[Public Papers of the Presidents of the United States: William J. Clinton (1998, Book I)]
[January 10, 1998]
[Pages 37-38]
[From the U.S. Government Publishing Office www.gpo.gov]

The President's Radio Address
January 10, 1998

    Good morning. Today I want to talk with you about the extraordinary 
promise of science and technology and the extraordinary responsibilities 
that promise imposes on us.
    As we approach the 21st century it is clearer than ever that science 
and technology are changing the way we live and work and raise our 
families. Remarkable breakthroughs in biomedical science are helping to 
unravel the mysteries of life, holding out new hope for lifesaving cures 
to some of our most dreaded diseases. In recent years, we've made real 
progress lengthening the lives of people with HIV, finding the genes 
that can show heightened risk for breast cancer and diabetes. Now we're 
on the verge of discovering new treatments for spinal cord and even 
brain injuries.
    For 5 years I have maintained our Nation's solid commitment to 
scientific research and technological development, because I believe 
they're essential to our Nation's economic growth and to building the 
right kind of bridge to the 21st century. The balanced budget I will 
submit in just a few weeks to Congress reflects that continued 
commitment. And in my upcoming State of the Union Address, I'll talk 
more about what we're doing to keep America on the cutting edge of the 
scientific and technological advancements that are driving our new 
global economy.
    Still, it's good to remember that scientific advancement does not 
occur in a moral vacuum. Technological developments divorced from values 
will not bring us one step closer to meeting the challenges or reaping 
the benefits of the 21st century.
    This week, like many Americans, I learned the profoundly troubling 
news that a member of the scientific community 
is actually laying plans to clone a human being. Personally, I believe 
that human cloning raises deep concerns, given our cherished concepts of 
faith and humanity. Beyond that, however, we know there is virtually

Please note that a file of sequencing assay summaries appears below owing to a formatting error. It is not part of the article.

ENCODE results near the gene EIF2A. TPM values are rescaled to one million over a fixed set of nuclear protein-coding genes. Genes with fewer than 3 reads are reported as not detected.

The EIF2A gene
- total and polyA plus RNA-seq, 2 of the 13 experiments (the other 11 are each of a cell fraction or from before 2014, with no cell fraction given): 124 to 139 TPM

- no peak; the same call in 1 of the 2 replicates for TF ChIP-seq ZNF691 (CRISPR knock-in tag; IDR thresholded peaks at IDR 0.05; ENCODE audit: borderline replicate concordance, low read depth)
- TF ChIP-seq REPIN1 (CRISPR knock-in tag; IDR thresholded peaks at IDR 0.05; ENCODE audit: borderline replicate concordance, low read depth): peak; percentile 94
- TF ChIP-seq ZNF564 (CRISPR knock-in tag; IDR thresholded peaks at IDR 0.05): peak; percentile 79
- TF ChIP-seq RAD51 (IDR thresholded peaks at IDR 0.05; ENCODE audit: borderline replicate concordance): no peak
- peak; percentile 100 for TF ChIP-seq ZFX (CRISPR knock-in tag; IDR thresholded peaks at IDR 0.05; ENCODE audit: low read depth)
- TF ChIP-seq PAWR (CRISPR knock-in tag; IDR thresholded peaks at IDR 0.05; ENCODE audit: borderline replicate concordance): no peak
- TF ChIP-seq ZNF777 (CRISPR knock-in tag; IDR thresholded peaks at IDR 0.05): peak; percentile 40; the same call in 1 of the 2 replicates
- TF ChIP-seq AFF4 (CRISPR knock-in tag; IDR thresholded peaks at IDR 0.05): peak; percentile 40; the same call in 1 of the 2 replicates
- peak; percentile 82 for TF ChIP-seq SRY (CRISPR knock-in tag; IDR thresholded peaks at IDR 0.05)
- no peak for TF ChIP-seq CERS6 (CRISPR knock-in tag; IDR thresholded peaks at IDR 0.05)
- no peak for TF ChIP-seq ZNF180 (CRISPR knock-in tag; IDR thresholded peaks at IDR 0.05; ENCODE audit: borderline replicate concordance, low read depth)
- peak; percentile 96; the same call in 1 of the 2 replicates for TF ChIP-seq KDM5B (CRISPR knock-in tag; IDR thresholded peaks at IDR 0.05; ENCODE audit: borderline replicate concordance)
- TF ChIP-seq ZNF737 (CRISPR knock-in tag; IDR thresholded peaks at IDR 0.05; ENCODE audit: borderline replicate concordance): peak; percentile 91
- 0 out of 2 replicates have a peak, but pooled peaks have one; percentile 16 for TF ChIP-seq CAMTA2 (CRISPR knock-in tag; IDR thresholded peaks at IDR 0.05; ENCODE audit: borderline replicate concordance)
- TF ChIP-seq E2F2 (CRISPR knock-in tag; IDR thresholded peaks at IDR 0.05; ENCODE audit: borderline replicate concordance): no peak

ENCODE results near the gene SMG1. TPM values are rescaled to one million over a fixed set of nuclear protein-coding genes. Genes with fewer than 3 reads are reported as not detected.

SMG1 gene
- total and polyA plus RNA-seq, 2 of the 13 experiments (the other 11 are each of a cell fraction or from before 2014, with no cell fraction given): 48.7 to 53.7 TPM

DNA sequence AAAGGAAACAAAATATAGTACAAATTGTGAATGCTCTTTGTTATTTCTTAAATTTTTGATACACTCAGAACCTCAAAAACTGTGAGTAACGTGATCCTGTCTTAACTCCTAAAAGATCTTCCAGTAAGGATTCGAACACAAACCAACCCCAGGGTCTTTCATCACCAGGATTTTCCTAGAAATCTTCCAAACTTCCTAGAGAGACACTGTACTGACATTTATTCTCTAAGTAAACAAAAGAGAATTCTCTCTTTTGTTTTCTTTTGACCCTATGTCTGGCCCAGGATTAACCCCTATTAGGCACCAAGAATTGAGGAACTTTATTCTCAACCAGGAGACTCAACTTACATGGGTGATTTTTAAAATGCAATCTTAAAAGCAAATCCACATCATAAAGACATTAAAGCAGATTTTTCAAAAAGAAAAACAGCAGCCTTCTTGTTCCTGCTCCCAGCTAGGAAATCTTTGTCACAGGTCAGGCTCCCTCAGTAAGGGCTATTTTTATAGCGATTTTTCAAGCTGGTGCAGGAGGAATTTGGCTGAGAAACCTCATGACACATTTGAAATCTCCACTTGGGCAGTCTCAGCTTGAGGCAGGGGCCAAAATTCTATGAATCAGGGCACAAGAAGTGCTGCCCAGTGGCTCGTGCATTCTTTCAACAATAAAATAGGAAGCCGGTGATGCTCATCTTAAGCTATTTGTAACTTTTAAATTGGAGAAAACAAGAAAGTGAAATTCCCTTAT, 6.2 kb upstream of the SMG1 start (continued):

unanimous consensus in the scientific and medical communities that 
attempting to use these cloning techniques to actually clone a human 
being is untested and unsafe and morally unacceptable.
    We must continue to maintain our deep commitment to scientific 
research and technological development. But when it comes to a discovery 
like cloning, we must move with caution, care, and deep concern about 
the impact of our actions. That is why I banned the use of Federal funds 
for cloning human beings while we study the risks and responsibilities 
of such a possibility. And that's why I sent legislation to Congress 
last June that would ban the cloning of human beings for at least 5 
years while preserving our ability to use the morally and medically 
acceptable applications of cloning technology.
    Unfortunately, Congress has not yet acted on this legislation. Yet, 
it's now clearer than ever the legislation is exactly what is needed. 
The vast majority of scientists and physicians in the private sector 
have refrained from using these techniques improperly and have risen up 
to condemn any plans to do so. But we know it's possible for some to 
ignore the consensus of their colleagues and proceed without regard for 
our common values. So today, again, I call on Congress to act now to 
make it illegal for anyone to clone a human being.
    Our Nation was founded by men and women who firmly believed in the 
power of science to transform their world for the better. Like them, 
we're bound together by common dreams and by the values that will drive 
our own vision for the future. And our commitment to carry those 
enduring ideals with us will renew their promise in a new century and a 
new millennium. We must never lose touch with that, no matter what the 
reason, or we'll lose touch with ourselves as a people.

[[Page 38]]

    Thanks for listening.

Note: The address was recorded at 11:00 p.m. on January 9 at the Four 
Seasons Hotel in Houston, TX, for broadcast at 10:06 a.m. on January 10. 
In his address, the President referred to physicist Richard Seed, who 
announced on January 6 his intention to clone a human being within 2 
years. Attached to the transcript of the address were copies of the 
President's memorandum of March 4, 1997, and his message to the Congress 
of June 9, 1997, on human cloning (Public Papers of the Presidents: 
William J. Clinton, 1997 Book I (Washington: U.S. Government Printing 
Office, 1998), p. 233 and p. 711).